Word is spreading that President Trump has unleashed Immigration and Customs Enforcement agents, and the media in El Salvador is now watching the U.S. Department of Homeland Security website, giving tips to local residents who may be thinking of illegally immigrating to the United States.
The El Salvadorian newspaper, the LaPrensa Grafica, published an article Tuesday, Aug. 8, informing residents of specific areas in the U.S. where police are allowed to cooperate with ICE that they might want to avoid.
According to the English translation, the headline of the article reads, “See which states or counties the police can turn in to immigration,” and adds, “If you are in the United States irregularly or have a loved one under these conditions, this information interests you. The law allowing the police to hand undocumented immigrants into ICE custody is spreading across the United States.”
The paper warns would-be illegal aliens not to go to 18 states that are not sanctuaries and where police are allowed to enforce immigration law.
It also lists 18 areas in Texas that are not friendly to illegal aliens.
The paper notes that the immigration law has existed for years in the United States but “was not active until Trump became president.”
The publication reads as follows:
Immigration and Customs Enforcement (ICE) announced last week that it signed 18 more agreements with Texas counties that will act under the dreaded 287 (g) regulations.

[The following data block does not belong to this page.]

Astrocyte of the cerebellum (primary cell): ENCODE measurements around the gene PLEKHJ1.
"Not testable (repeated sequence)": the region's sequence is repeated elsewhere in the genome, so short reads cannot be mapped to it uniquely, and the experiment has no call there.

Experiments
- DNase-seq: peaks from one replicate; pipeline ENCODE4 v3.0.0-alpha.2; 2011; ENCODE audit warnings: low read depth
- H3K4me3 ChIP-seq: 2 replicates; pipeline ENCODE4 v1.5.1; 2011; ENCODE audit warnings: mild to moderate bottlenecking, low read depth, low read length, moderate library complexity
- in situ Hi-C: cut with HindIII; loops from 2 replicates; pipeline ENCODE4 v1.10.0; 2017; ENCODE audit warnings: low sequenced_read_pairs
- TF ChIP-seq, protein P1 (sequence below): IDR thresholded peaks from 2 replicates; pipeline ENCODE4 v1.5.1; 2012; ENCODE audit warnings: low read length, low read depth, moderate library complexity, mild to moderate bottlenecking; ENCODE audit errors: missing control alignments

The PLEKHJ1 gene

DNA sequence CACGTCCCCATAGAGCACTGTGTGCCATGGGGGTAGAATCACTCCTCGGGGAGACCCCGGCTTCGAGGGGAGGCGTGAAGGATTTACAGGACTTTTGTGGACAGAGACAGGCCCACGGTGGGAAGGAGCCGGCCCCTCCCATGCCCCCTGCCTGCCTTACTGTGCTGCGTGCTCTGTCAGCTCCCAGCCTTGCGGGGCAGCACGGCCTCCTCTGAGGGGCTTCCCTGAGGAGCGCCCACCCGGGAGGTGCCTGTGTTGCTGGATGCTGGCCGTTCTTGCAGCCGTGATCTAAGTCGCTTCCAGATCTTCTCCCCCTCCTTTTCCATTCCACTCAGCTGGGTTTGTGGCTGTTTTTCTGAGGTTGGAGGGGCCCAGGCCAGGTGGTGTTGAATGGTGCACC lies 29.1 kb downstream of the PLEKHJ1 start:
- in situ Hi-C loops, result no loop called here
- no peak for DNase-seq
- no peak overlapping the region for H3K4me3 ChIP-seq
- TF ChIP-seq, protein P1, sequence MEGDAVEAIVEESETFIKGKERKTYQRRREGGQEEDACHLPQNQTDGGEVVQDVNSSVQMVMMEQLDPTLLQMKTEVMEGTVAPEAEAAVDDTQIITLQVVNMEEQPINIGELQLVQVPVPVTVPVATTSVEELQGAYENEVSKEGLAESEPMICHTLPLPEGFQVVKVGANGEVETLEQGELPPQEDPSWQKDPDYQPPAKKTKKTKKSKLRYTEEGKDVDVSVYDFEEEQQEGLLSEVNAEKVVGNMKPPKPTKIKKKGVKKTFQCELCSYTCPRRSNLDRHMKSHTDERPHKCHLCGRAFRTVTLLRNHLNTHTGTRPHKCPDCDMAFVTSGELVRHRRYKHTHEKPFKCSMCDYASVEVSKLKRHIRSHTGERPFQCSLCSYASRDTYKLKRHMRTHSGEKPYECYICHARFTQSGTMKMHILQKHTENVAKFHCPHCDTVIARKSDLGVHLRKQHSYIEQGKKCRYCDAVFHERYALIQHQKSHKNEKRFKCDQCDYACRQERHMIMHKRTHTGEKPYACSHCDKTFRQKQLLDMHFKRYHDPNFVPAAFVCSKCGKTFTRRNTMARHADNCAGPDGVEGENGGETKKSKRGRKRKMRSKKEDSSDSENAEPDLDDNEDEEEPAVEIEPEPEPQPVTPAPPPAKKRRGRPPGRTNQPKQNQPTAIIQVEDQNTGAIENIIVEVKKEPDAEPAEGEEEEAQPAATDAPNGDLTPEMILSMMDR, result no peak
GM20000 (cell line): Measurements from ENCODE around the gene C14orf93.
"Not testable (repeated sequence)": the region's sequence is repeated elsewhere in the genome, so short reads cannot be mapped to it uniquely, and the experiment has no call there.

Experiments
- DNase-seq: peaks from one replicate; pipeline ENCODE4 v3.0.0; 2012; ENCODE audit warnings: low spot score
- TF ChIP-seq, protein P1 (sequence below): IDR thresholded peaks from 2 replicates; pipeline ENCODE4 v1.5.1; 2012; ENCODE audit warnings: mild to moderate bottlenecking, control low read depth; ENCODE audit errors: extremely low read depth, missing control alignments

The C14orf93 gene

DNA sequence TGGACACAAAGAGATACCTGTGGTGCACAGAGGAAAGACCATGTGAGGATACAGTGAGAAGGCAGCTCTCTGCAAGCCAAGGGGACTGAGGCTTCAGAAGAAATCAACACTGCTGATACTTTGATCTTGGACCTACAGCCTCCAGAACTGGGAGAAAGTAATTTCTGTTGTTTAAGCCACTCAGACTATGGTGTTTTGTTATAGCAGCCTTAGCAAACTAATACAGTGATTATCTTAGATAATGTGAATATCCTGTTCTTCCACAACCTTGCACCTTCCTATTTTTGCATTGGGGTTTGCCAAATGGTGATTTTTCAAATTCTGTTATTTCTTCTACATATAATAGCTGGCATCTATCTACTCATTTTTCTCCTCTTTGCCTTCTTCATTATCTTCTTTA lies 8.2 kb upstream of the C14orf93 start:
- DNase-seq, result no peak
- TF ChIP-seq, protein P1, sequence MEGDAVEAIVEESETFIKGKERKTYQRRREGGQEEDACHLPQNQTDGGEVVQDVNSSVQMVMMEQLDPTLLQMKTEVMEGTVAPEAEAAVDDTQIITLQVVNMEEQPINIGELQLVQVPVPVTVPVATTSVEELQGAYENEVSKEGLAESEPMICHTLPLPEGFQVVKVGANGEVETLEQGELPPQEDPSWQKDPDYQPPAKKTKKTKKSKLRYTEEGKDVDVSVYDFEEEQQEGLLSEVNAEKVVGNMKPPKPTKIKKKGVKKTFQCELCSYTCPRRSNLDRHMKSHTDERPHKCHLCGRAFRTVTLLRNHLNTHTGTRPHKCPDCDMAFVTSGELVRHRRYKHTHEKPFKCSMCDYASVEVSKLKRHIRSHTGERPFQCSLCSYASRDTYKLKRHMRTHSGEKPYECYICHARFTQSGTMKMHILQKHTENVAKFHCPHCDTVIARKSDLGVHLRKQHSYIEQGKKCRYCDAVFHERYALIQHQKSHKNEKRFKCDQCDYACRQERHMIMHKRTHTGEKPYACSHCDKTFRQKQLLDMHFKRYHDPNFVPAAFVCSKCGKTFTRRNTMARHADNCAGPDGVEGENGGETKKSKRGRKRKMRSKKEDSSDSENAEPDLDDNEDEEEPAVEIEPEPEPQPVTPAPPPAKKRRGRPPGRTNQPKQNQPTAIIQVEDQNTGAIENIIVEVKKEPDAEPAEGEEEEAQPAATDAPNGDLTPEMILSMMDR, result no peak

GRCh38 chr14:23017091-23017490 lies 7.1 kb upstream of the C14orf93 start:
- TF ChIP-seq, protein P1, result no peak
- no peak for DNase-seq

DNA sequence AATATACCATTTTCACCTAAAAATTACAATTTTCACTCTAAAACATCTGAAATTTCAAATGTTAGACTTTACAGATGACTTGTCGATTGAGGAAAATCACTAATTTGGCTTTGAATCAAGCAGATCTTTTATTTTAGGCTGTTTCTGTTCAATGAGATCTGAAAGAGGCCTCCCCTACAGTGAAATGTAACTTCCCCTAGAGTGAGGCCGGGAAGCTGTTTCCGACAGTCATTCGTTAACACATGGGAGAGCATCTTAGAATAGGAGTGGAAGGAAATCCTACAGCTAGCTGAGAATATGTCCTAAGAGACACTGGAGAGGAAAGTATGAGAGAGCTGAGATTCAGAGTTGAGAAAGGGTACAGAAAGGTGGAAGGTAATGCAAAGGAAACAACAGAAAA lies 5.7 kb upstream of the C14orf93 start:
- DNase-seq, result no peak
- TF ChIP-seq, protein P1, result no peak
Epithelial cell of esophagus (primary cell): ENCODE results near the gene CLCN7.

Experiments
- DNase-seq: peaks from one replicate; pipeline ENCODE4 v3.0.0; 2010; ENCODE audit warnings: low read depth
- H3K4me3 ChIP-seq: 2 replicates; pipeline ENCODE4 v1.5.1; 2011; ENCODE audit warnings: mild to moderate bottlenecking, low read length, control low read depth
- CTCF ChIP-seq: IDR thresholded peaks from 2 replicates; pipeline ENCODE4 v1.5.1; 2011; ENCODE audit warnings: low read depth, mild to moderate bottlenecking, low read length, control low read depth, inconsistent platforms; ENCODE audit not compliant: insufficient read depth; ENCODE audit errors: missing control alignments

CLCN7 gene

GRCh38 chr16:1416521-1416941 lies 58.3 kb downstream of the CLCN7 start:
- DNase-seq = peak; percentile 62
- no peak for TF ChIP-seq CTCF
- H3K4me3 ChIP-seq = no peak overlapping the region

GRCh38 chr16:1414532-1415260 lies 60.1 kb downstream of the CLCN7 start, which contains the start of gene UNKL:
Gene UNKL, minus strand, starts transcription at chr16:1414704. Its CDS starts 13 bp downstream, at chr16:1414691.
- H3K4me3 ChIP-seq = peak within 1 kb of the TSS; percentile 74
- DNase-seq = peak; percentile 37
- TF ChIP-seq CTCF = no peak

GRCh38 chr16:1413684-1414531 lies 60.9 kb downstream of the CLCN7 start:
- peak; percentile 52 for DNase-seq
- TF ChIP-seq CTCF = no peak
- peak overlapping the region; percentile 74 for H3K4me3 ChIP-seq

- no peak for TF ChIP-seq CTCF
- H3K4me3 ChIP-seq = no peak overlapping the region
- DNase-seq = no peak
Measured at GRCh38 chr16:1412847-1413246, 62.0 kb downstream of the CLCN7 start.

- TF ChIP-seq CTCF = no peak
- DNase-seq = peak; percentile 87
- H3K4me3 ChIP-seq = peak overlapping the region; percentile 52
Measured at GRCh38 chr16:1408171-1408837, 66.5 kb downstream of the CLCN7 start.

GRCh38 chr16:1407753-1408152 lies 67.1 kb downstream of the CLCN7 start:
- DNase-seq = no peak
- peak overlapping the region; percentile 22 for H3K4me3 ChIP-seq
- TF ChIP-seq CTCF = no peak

The law allows local or state officials to work with Immigration authorities to track undocumented immigrants. President Donald Trump signed an executive order with which regulation returned to life, having been almost without functioning under the administration of Barack Obama.
The 287 (g) has existed in the United States for years and was revised in 2009, but was not active until Trump became president.
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Now, ICE officials have the authority to search for immigrants in prisons. Beyond that, an irregular immigrant should not get out of the hands of local officials until he goes into ICE custody.
“The 287 (g) allows local or state officials to request collaboration with ICE for the enforcement of immigration law,” a statement from the agency said.
Last week in Grapevine, Texas, 18 counties signed an agreement that promises to persecute irregular immigrants.
Currently, the Department of Homeland Security (DHS) unit has assets under 60 agreements under 287 (g). “This marks the largest expansion of the program in recent years, only six agreements were added between 2012 and 2016,” ICE said in its statement.
Despite the recent spreading of the program, ICE will not stop and also reported that it plans to “continue” seeking more counties or states that want to join the agreements in the coming year.
Aransas, Calhoun, Chambers, DeWitt, Galveston, Goliad, Jackson, Lavaca, Lubbock, Matagorda, and Montgomery are among the counties that signed with ICE last week.
In addition, Refugio, Smith, Tarrant, Victoria, Walker, Waller, and Wharton counties will collaborate with Immigration, according to ICE information. All are located in Texas.
Similarly, in May, Texas Governor Greg Abbott signed a law contrary to the “Sanctuary Cities.” From that day the local police can question a person freely by its migratory status. There are no regulations for an officer to act under these permits.
In this link, you can find the states and counties that are acting under the 287 (g): Delegation of Immigration Authority Section 287 (g).
Please note that this information is available in English.
To view the full list from the Homeland Security website, CLICK HERE.
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